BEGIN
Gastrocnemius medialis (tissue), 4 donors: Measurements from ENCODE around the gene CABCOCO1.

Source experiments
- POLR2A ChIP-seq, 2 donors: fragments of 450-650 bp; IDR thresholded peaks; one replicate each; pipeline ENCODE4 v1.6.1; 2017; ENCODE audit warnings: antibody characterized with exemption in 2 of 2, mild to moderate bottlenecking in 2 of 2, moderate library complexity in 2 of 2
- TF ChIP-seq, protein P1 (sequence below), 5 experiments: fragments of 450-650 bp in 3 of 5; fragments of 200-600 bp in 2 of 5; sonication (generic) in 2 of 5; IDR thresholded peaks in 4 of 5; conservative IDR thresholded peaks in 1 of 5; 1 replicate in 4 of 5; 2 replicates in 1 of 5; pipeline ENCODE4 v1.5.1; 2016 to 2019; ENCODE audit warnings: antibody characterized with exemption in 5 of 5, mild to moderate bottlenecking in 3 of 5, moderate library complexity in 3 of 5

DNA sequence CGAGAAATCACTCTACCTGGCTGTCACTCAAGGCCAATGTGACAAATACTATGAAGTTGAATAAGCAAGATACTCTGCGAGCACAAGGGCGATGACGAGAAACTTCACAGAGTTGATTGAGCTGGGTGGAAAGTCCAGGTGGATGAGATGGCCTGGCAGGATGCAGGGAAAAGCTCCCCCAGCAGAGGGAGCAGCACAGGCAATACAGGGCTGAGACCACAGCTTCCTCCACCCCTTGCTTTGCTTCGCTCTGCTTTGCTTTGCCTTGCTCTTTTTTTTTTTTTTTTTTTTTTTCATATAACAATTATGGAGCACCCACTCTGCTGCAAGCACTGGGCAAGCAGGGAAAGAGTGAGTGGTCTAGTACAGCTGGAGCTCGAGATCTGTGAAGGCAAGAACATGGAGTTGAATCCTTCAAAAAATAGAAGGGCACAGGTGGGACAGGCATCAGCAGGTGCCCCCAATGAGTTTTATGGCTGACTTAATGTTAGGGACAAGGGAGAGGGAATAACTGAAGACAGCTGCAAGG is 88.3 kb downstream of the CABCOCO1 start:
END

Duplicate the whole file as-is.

Gastrocnemius medialis (tissue), 4 donors: Measurements from ENCODE around the gene CABCOCO1.

Source experiments
- POLR2A ChIP-seq, 2 donors: fragments of 450-650 bp; IDR thresholded peaks; one replicate each; pipeline ENCODE4 v1.6.1; 2017; ENCODE audit warnings: antibody characterized with exemption in 2 of 2, mild to moderate bottlenecking in 2 of 2, moderate library complexity in 2 of 2
- TF ChIP-seq, protein P1 (sequence below), 5 experiments: fragments of 450-650 bp in 3 of 5; fragments of 200-600 bp in 2 of 5; sonication (generic) in 2 of 5; IDR thresholded peaks in 4 of 5; conservative IDR thresholded peaks in 1 of 5; 1 replicate in 4 of 5; 2 replicates in 1 of 5; pipeline ENCODE4 v1.5.1; 2016 to 2019; ENCODE audit warnings: antibody characterized with exemption in 5 of 5, mild to moderate bottlenecking in 3 of 5, moderate library complexity in 3 of 5

DNA sequence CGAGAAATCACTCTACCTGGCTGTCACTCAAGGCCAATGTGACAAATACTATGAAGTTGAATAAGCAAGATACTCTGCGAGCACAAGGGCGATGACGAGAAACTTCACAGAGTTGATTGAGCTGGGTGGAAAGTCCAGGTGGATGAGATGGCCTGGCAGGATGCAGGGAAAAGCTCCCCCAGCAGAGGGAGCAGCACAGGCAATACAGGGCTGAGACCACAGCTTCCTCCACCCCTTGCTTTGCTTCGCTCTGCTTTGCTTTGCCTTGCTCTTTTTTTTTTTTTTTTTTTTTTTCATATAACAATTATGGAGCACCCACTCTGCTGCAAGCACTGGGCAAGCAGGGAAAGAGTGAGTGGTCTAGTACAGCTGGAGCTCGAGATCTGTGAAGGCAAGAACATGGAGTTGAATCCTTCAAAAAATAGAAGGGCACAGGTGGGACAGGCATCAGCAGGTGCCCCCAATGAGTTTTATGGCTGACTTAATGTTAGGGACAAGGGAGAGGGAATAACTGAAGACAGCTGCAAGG is 88.3 kb downstream of the CABCOCO1 start: